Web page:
The authoritarian president of Turkmenistan, Saparmurat Niyazov, who has died aged 66, created a cult of personality during his two decades in power.
President Niyazov was known for giving eccentric orders
Statues and portraits of the self-styled Turkmenbashi, Father of the Turkmen, were erected everywhere. Cities, airports and even a meteorite were named after him.
He introduced increasingly personal laws, and a book he wrote to be a "spiritual guide" for the nation was made required reading.
It was, say analysts, one of the most authoritarian regimes in the world.
President Niyazov tolerated no dissent, and there is no political opposition and free media. Many opponents fled abroad to highlight the abuses.
An alleged assassination attempt in 2002 was used by the president to crush his few remaining opponents, drawing condemnation from human rights groups and the US government.
President Niyazov had long suffered from heart problems, publicly acknowledging for the first time in November 2006 that he had heart disease.
Saparmurat Niyazov was born in 1940 but orphaned at an early age, growing up in a state orphanage. His father died in WWII and his mother was killed in the earthquake that devastated Turkmenistan's capital in 1948.
Turkmen propaganda was later to make much of these humble beginnings.
Thousands of statues of the president dot the country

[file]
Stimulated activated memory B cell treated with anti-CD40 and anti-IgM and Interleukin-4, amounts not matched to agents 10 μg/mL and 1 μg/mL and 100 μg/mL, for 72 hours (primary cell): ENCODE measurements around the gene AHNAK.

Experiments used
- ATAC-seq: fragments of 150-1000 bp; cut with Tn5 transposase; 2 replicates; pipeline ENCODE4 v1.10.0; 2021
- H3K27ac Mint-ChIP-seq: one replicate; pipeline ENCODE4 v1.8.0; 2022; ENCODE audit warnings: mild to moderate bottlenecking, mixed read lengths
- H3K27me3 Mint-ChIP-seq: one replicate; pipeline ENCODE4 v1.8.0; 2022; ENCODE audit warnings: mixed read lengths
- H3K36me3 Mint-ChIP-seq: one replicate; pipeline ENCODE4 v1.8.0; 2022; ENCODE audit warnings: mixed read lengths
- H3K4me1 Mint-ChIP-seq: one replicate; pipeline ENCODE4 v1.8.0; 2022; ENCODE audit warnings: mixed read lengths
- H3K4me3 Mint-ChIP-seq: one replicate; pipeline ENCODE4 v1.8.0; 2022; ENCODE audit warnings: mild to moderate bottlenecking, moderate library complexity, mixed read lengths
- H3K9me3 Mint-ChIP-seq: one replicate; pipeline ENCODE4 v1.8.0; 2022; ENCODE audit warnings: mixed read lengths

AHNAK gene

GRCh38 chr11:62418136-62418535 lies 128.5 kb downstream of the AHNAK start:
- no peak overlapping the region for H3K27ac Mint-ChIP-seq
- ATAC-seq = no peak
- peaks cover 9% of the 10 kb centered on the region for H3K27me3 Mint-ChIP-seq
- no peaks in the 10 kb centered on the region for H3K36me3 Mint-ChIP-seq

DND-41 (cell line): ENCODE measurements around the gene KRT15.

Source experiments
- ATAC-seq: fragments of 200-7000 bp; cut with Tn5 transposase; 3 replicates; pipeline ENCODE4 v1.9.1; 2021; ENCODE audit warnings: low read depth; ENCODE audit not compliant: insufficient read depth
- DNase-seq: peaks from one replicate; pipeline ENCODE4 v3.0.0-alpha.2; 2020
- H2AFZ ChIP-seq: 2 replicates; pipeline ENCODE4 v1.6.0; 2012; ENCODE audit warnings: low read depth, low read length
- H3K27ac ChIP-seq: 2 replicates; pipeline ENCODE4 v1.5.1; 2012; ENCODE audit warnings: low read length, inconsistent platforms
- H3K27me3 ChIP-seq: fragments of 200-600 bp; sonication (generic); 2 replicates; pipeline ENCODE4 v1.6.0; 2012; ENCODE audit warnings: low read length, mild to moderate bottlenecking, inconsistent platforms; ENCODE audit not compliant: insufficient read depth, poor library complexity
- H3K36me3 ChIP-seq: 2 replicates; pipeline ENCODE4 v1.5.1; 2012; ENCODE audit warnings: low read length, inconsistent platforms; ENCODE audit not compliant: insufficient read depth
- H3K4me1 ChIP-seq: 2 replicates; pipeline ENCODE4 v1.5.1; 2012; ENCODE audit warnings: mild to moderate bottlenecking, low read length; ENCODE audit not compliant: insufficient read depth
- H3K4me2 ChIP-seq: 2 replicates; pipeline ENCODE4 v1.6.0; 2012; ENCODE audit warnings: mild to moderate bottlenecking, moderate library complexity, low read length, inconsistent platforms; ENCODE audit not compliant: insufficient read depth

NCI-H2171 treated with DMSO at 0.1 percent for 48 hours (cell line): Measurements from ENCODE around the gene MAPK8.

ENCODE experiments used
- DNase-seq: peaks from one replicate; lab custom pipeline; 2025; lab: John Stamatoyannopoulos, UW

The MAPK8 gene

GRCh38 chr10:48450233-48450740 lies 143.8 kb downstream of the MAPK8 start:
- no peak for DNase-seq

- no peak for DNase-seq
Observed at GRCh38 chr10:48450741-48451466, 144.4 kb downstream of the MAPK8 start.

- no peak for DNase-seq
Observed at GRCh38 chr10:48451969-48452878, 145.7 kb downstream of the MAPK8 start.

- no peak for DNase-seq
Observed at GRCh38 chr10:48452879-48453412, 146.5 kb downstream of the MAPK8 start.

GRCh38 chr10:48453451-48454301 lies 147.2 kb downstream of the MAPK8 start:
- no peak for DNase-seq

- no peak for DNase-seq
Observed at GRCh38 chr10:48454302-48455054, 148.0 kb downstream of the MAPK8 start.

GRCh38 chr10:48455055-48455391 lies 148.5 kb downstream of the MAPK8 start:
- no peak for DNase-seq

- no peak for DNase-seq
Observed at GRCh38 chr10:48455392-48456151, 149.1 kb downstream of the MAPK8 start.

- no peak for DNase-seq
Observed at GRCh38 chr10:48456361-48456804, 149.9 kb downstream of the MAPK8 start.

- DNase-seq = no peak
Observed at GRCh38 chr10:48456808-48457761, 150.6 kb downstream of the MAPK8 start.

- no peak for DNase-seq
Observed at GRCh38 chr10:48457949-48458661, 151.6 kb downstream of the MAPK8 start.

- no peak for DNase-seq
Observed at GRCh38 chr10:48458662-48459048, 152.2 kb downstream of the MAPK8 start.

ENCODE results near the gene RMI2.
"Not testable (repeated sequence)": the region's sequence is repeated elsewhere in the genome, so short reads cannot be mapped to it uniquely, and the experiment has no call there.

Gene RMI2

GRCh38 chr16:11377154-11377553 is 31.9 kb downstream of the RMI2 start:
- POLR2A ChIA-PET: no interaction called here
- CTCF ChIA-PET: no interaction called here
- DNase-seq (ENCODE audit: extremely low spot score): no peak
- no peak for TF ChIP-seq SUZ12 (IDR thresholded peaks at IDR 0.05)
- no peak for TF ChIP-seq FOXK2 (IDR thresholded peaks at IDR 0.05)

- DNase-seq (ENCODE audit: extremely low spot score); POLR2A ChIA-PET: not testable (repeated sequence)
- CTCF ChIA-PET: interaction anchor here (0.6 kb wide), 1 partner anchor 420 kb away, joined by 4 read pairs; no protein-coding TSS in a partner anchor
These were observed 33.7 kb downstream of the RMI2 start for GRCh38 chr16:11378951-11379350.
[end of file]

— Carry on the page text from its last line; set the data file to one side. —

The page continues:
The young Niyazov rose quickly up the Communist party ladder, becoming first secretary of then Soviet Turkmenistan at the age of 45.
He became president after the transition to independence in 1991, adopting the title Turkmenbashi. He became president for life in 1999.
His influence spilled over into every sphere of Turkmen life. Even the months and days of the week were named after himself and his family.
When he gave up smoking after major heart surgery in 1997, he ordered all his ministers to do the same and banned smoking in public places.
He later declared a ban on young men wearing beards and long hair.
Opera, ballet, listening to car radios and the playing of recorded music on television and at public events was forbidden.
His book, the Ruhnama - a collection of his thoughts on Turkmen identity, history and destiny - was put on the curriculum of schools and universities.
President Niyazov was accused of spending more money on his grandiose projects - such as a huge man-made lake in the Kara Kum desert, and an ice palace in the capital Ashgabat - than on social welfare.
His legacy is grim, say analysts. Despite the Central Asian's state rich energy resources, the country is mired in poverty - with crumbling education, health and social systems.